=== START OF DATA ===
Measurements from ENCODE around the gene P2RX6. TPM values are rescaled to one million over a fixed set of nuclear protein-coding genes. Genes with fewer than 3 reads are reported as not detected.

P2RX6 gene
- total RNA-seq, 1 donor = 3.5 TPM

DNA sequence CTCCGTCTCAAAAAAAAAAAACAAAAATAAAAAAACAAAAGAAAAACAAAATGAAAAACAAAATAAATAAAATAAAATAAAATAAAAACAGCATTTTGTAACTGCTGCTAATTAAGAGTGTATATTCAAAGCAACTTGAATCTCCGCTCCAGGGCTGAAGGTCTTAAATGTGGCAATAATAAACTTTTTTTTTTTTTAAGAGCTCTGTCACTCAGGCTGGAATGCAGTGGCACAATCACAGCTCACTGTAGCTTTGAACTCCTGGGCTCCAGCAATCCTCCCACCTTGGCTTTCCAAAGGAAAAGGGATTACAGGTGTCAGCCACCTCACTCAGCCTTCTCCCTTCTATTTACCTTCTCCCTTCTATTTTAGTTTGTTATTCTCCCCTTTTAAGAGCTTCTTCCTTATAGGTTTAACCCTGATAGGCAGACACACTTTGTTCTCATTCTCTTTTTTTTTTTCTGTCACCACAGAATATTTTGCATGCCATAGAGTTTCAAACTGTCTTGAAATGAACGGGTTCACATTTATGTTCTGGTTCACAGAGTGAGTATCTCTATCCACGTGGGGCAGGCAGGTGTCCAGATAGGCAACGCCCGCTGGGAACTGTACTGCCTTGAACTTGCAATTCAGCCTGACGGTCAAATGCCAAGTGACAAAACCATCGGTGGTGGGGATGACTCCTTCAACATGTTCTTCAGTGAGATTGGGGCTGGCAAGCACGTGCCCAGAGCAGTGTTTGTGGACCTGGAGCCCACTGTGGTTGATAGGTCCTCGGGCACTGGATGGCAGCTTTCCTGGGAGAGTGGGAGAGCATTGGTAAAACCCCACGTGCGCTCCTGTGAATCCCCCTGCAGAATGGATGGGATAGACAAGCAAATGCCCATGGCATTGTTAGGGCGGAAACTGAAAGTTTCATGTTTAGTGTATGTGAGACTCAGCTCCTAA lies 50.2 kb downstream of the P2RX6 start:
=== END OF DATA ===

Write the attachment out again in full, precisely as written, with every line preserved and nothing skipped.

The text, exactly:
Measurements from ENCODE around the gene P2RX6. TPM values are rescaled to one million over a fixed set of nuclear protein-coding genes. Genes with fewer than 3 reads are reported as not detected.

P2RX6 gene
- total RNA-seq, 1 donor = 3.5 TPM

DNA sequence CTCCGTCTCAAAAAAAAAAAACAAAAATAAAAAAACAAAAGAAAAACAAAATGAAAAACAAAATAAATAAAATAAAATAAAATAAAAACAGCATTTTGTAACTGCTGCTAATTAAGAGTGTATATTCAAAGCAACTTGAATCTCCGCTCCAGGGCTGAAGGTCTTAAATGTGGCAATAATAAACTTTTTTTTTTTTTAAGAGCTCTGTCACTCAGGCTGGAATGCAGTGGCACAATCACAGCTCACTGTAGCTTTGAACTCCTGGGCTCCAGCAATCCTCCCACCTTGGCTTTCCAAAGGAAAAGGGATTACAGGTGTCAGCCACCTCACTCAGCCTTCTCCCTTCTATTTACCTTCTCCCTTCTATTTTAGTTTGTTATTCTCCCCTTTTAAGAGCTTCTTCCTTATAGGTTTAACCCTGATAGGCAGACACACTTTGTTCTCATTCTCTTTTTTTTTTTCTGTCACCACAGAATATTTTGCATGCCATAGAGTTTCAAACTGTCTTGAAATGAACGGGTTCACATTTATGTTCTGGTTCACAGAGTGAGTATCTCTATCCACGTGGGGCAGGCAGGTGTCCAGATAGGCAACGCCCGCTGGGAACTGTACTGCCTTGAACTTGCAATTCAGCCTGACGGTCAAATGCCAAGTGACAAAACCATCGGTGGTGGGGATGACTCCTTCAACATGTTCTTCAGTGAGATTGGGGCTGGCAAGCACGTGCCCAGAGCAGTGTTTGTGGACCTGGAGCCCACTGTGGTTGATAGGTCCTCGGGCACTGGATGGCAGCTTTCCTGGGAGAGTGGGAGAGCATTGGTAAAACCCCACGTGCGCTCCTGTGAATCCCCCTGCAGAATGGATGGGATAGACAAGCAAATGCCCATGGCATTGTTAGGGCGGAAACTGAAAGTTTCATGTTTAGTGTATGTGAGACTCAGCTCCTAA lies 50.2 kb downstream of the P2RX6 start: